Married Christian GP faces being struck off for sexual misconduct claims by female patients

A married Christian doctor fighting for his career after facing charges of sexual misconduct allegedly hugged a female patient after telling her she was ‘very hot’. 

Dr Stuart Creed, 51, faces being struck off the medical register after two women reported the Cambridge dermatologist to the General Medical Council. 

The ‘over familiar’ GP, who teaches the Bible to children in two local church groups, is accused of making various unsolicited advances towards Patients A and B. 

Both women claim that Dr Creed asked inappropriate and probing questions about their sexual lives, for whom he had a duty of care.

The alleged incidents are said to have occurred as he worked at the York Street Medical Practice and the Buckden Surgery between 2015 and 2018.

According to the Medical Practitioners Tribunal Service (MPTS), eight allegations of sexual misconduct against Dr Creed have been made.   

Dr Stuart Creed (pictured) faces being struck off the medical register after two women reported the Cambridge dermatologist to the General Medical Council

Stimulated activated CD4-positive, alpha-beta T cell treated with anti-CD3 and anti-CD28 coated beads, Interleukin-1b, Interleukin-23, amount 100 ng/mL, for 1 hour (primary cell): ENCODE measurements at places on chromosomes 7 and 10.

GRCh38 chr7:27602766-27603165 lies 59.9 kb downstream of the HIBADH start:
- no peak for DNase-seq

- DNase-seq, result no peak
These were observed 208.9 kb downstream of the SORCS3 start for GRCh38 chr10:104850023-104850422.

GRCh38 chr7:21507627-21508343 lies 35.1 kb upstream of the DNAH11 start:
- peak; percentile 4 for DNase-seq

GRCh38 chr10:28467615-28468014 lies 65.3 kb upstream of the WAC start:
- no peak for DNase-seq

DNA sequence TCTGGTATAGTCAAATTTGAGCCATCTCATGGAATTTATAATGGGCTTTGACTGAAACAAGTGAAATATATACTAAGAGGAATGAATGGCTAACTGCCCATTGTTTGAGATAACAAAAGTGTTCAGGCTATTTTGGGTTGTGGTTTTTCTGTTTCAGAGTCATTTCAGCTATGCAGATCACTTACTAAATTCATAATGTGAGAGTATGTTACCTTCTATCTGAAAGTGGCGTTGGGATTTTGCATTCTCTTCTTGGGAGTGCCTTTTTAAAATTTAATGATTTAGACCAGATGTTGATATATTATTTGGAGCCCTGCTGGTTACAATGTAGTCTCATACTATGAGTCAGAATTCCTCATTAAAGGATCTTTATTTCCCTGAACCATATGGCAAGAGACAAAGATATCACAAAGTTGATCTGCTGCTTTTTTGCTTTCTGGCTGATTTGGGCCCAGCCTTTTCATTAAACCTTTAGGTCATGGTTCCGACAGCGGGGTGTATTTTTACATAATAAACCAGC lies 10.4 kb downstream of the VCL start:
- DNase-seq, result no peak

Dr Stuart Creed (pictured) faces being struck off the medical register after two women reported the Cambridge dermatologist to the General Medical Council

Dr Stuart Creed (pictured) faces being struck off the medical register after two women reported the Cambridge dermatologist to the General Medical Council

Patient A, who had been signed off work with anxiety and had suffered hair loss, was allegedly described by the GP as ‘really fit’. 

She accused Dr Creed of asking ‘how many times a week’ she had sex during one home visit, and said that she would find another partner ‘very easily’.   

Dr Creed also allegedly confessed to ‘really caring’ for Patient A ‘as a person’ and said she was ‘perfect’ in March 2017. 

The female patient accused Dr Creed of telling her: ‘Maybe I shouldn’t say that but I really like you as a person. 

‘I know this wrong but you’re very hot – can I give you a hug?’    

Meanwhile, psoriasis-stricken Patient B accused the doctor of giving compliments about her appearance and saying she looked ‘lovely and just fine’. 

The alleged incidents are said to have occurred as he worked at the York Street Medical Practice (pictured) and the Buckden Surgery between 2015 and 2018

The alleged incidents are said to have occurred as he worked at the York Street Medical Practice (pictured) and the Buckden Surgery between 2015 and 2018

The alleged incidents are said to have occurred as he worked at the York Street Medical Practice (pictured) and the Buckden Surgery between 2015 and 2018

She also claimed that Dr Creed unexpectedly turned up at the car showroom at which she worked for unscheduled ‘consultations’. 

Dr Creed today admitted to hugging Patient A and turning up unannounced at Patient B’s workplace, but denied making sexually-charged remarks and advances.